It was a perfect morning with few clouds, low humidity and temps in the 70’s. We forded the stream one last time and then it was onto the switchbacks and up. Up to this point, the grade had been fairly mild, but after the first switchback or two the grade picks up quickly. This part of the trail reminds me of the last mile of Tecumseth or the last half of the Liberty Springs trail with stair steps that go straight up!


We passed a family of 3 generations hiking up this portion of the trail who were all very nice and greatly encouraged Catie! This has been one of the most pleasant aspects to hiking in the Whites thus far. Everyone we have met on the trails have been super nice and it sets an excellent example for the kids!


Natural springs flow over the rock seen here
Nice pic facing south out of the notch

Before long we were at the junction of the Shinning Rock Spur trail. This is a .1 mile spur that takes you to a large section of granite ledge that is wet from springs running down the faces of the rocks. This is well worth the .2 mile side trip in my opinion. It does give you a respite from the climbing as the spur is straight down to Shinning Rock. The drawback is that you have to climb back up. We encountered a couple of teenagers and a friendly dog at this intersection. They stopped to talk to us and told us that they had started at 7 AM and went up the Old Bridal Trail and were now heading down. Way to get after it early and quickly! Catie and I made it quickly down the rock scramble to Shinning Rock fairly quickly. When we arrived, we found we had the place to ourselves.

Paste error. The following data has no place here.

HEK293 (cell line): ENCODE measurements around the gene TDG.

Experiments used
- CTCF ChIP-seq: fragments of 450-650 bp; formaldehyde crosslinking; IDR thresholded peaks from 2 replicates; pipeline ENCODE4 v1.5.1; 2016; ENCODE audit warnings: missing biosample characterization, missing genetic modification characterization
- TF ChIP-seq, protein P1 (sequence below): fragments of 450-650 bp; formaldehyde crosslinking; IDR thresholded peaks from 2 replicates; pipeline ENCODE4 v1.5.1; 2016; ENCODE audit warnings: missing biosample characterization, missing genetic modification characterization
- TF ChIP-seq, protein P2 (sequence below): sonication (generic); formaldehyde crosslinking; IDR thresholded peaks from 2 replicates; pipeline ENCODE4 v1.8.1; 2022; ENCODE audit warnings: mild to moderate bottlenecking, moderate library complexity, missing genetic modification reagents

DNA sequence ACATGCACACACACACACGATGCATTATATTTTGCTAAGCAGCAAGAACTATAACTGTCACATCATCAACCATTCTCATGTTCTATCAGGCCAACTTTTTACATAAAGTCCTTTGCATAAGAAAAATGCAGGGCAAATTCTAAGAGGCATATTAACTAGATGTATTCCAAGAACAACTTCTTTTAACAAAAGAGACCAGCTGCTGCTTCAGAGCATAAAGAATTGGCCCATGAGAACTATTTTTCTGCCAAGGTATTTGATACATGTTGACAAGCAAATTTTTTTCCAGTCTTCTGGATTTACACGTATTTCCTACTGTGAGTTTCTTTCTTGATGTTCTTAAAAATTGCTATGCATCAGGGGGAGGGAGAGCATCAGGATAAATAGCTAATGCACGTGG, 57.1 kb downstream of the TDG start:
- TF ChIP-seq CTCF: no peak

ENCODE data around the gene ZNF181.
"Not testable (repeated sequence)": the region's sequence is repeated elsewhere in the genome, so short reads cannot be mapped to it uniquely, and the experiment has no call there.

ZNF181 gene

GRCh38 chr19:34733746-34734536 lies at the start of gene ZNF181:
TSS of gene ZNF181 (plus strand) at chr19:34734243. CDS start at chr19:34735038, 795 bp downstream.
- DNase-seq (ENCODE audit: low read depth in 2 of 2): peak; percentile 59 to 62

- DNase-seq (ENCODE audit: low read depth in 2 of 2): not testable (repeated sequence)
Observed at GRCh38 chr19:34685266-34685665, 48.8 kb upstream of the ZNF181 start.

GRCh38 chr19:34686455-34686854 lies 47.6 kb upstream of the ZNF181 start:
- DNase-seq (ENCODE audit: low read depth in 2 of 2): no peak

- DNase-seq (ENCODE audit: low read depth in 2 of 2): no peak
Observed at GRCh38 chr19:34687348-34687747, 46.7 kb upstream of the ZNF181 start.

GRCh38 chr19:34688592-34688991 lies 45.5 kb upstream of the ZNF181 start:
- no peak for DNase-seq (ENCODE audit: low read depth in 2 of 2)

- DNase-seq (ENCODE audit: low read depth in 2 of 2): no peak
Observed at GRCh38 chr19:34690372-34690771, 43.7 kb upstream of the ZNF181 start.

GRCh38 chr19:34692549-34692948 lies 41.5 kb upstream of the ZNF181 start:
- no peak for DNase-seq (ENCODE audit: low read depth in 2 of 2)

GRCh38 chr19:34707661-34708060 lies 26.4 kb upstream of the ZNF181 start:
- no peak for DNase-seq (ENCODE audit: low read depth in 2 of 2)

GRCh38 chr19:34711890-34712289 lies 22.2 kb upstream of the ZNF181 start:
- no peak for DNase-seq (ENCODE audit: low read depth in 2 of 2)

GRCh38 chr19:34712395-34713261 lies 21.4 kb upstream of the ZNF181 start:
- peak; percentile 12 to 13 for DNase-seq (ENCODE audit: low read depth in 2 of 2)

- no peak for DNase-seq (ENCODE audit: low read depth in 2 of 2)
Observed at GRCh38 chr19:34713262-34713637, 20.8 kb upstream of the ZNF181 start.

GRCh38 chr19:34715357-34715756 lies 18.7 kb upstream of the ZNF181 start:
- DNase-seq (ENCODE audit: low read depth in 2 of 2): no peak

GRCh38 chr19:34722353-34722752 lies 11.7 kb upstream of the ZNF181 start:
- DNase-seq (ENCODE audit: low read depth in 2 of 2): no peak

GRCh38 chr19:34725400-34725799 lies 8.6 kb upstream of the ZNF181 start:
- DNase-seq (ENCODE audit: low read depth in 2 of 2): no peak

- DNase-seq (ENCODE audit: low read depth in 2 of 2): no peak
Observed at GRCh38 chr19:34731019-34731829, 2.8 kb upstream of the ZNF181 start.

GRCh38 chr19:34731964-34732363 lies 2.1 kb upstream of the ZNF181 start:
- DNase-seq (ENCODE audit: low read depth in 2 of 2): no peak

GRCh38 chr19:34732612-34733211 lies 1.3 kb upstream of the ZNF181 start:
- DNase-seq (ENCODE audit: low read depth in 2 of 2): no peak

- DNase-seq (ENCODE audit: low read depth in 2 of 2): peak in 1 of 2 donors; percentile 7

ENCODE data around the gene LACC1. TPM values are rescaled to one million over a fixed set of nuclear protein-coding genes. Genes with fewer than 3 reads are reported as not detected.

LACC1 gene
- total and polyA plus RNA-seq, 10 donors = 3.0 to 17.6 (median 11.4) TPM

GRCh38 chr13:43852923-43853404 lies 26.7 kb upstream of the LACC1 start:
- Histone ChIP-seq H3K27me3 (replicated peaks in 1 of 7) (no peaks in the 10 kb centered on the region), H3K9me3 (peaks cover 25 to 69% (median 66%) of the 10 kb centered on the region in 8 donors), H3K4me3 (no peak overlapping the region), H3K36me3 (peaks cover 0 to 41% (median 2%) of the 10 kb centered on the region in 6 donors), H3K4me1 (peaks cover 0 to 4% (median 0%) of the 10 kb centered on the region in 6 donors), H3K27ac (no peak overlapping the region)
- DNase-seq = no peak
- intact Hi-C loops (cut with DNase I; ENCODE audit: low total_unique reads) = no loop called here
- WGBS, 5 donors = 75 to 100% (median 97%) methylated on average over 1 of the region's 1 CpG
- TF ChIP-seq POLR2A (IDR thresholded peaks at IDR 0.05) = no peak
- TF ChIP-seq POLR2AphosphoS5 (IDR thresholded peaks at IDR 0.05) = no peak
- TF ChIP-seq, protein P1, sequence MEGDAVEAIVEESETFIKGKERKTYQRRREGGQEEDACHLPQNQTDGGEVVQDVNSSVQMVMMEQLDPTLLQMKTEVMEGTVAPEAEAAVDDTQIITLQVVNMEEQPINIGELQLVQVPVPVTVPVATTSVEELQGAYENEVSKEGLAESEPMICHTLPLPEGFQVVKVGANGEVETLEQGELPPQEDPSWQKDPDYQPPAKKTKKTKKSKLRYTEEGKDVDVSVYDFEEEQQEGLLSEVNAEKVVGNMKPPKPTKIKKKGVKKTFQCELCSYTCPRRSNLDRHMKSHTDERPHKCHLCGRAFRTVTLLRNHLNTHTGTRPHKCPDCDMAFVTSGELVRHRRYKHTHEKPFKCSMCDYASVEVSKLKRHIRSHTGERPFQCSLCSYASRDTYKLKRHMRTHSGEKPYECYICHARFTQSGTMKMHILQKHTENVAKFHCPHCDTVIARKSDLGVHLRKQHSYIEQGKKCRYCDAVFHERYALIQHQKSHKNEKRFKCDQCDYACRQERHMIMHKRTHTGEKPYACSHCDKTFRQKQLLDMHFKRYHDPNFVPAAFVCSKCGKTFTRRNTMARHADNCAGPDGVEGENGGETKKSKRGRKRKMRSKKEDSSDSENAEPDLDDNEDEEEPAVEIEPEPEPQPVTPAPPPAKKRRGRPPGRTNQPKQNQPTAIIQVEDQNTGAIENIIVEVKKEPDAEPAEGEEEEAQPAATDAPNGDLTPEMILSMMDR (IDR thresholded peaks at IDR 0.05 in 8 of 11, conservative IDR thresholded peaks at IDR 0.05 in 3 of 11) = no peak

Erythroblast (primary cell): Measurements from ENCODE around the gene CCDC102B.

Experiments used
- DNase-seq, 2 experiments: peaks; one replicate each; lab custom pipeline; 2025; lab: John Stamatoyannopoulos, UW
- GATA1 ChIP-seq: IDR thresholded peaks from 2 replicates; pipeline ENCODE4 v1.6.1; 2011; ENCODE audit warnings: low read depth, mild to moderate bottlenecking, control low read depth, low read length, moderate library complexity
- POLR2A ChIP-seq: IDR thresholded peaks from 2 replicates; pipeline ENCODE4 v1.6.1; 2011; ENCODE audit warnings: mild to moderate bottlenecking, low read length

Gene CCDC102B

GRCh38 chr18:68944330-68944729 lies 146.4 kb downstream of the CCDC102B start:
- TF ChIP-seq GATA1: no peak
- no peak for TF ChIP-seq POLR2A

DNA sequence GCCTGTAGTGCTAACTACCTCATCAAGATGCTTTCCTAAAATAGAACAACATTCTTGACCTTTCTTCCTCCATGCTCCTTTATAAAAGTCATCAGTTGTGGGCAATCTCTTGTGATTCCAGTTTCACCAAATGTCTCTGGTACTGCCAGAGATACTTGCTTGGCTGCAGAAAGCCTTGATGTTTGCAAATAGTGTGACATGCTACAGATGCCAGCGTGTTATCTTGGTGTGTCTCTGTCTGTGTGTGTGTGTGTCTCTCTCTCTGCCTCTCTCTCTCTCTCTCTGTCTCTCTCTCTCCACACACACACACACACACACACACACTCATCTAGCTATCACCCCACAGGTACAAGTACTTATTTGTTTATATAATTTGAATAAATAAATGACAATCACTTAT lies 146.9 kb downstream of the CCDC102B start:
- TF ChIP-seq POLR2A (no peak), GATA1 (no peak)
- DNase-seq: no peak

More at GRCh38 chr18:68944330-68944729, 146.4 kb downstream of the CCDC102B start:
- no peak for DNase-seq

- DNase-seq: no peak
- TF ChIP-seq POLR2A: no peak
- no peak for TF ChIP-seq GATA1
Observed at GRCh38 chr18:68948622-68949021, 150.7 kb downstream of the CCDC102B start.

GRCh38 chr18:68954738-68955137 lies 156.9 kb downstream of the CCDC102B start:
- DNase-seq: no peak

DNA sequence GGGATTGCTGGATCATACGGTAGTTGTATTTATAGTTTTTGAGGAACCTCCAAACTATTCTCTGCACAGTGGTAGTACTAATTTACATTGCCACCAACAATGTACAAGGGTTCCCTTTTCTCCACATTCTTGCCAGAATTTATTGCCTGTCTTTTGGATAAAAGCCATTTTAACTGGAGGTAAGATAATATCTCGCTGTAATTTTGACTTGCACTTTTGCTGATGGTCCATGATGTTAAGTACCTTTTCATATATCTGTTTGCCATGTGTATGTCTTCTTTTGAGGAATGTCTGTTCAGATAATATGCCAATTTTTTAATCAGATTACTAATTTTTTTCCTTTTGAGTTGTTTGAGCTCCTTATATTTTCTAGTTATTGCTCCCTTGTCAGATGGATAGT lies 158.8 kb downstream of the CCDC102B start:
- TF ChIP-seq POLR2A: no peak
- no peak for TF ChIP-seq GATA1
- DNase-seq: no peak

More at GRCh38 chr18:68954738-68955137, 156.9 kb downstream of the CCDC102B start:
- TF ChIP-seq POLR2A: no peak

Geocache found!

Catie then commenced the search for a geocache in the area. For those of you unfamiliar to it here’s a link, but basically it’s using GPS coordinates to find hidden caches that have a log book and some small trinkets. Catie had went to a summer camp that she had been introduced to this and now asks wherever we go to search the app for caches. This one was relatively easy to find.  It’s in a metal ammo box just of the trail at the base of the rock. We couldn’t log into the logbook since the pen didn’t work and Catie didn’t take a trinket, so we hid it back. If you are hiking with kids, I’d certainly recommend this as this kept Catie’s focus off the endless rocky steps.


By this time another couple of hikers had made it down the spur. We exchanged picture-taking opportunities. This place has great views over to Lonesome Lake and the Lonesome Lake AMC Hut as well as a good chunk of the southern portion of Franconia Notch. We took our pics and were on our way. I continued to worry about late day thunderstorms, but as you can see by the pics, it was before 11 and still just fine.